In March of 2020, Massachusetts faced rising cases of the novel coronavirus (COVID-19). On March 10, Governor Charlie Baker announced a State of Emergency in Massachusetts to combat the spread of COVID-19 in the Commonwealth. These orders included direction for all residents to shelter in place, work from home when possible, and shut down or modified the way businesses operated. Over 500,000 Massachusetts residents filed unemployment claims as of early May 2020. There are likely additional households that face challenges to pay for housing due to the sudden loss of income.
In response to the unexpected sudden shuttering of businesses and loss of income, cities and towns across Massachusetts began seeking ways to assist their residents to pay for housing. The Massachusetts Department of Housing and Community Development (DHCD), Massachusetts Housing Partnership (MHP), and Citizens’ Housing and Planning Association (CHAPA) created a survey instrument to get information from local governments about an emerging trend in response to this crisis – locally funded Emergency Rental Assistance (ERA) programs.
We are pleased to release the results of this survey today in the report Massachusetts Emergency Rental Assistance Programs in Response to COVID-19. You can view the full report and the corresponding survey response database via the Housing Toolbox.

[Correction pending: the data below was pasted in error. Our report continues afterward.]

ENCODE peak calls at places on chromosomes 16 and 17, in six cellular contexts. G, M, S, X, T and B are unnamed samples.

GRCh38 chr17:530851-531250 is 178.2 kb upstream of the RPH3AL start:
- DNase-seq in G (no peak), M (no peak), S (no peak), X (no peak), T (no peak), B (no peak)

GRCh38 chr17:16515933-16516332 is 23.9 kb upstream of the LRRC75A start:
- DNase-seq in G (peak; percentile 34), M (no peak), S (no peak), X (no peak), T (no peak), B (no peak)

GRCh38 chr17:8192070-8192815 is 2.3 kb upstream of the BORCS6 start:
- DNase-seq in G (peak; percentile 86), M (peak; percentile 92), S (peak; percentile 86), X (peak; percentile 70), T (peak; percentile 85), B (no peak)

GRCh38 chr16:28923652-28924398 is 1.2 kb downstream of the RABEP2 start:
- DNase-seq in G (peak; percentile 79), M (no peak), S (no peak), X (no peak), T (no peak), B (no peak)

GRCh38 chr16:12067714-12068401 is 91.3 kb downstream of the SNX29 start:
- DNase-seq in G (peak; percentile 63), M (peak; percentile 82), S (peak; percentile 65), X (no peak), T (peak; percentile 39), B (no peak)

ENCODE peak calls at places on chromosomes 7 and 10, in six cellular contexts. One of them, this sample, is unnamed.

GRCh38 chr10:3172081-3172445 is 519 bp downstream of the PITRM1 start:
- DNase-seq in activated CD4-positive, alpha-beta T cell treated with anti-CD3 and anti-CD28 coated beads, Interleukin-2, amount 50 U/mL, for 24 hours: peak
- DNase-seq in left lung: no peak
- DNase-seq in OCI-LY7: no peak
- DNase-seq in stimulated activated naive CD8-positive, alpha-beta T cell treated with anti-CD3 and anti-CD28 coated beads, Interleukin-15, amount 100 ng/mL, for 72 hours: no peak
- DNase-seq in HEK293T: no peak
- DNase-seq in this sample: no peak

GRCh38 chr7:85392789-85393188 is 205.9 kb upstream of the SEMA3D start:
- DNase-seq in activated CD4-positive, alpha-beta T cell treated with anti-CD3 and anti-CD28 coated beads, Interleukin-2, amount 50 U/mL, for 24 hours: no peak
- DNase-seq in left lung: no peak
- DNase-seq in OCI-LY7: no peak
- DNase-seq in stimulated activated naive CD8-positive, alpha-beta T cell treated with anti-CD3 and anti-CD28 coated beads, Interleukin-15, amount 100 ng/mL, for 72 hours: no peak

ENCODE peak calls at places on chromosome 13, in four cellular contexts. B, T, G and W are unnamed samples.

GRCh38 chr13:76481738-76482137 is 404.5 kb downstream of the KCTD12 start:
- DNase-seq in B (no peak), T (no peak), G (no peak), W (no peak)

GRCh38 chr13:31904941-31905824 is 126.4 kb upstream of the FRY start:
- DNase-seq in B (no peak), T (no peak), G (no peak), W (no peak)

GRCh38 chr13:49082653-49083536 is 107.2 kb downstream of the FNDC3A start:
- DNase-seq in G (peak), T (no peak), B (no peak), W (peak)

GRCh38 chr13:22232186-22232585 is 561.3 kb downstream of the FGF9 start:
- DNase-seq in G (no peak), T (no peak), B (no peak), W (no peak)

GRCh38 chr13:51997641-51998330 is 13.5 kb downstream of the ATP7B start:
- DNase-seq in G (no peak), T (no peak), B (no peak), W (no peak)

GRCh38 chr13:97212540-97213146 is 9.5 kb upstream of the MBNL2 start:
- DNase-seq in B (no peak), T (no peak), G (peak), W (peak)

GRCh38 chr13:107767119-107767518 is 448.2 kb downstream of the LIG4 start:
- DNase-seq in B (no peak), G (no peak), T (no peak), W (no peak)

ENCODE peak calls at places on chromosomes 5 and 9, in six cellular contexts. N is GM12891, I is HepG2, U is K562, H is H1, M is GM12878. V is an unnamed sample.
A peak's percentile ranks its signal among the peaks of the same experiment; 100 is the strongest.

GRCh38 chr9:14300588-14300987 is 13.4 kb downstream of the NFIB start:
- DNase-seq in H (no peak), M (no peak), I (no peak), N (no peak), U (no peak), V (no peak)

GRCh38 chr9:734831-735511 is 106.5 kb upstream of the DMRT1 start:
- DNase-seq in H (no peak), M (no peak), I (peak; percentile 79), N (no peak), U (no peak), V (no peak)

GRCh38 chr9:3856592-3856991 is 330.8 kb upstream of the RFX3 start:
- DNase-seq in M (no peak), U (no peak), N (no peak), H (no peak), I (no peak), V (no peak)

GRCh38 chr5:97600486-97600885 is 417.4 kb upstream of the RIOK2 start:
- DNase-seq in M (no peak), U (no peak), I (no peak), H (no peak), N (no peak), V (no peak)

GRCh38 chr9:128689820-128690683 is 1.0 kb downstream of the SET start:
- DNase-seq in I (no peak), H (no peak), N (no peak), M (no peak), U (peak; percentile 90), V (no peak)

As of May 26th, nearly 20% of Massachusetts’s cities and towns were implementing or considering creating rental assistance programs for their residents. Forty-eight (48) communities had an ERA program in place and twenty-one (21) others were considering creating a program.
Key Findings include:
- Over $20 million in funding is pledged across the state to assist individuals with rent payments due to COVID-19
- The average maximum allowable rental assistance per household is $3,718
- Most funds are dedicated to households with incomes at or below 80% of the Area Median Income (AMI)
- Most ERA programs are being implemented by agencies that have prior experience assisting lower income households with housing
- Most ERA programs have a limited duration.
- The most common sources of funding for ERA programs include Community Preservation Act funds and Affordable Housing Trust funds
Many communities are still considering or developing their response to this unprecedented time of unemployment and housing instability in the wake of COVID-19. The report also includes resources and recommendations for communities considering a local ERA program. You can also review CHAPA and MHP's virtual training on Establishing a Local Emergency Rental Assistance Program.
For more information or additional assistance, please contact Dana LeWinter, CHAPA’s Director of Municipal Engagement.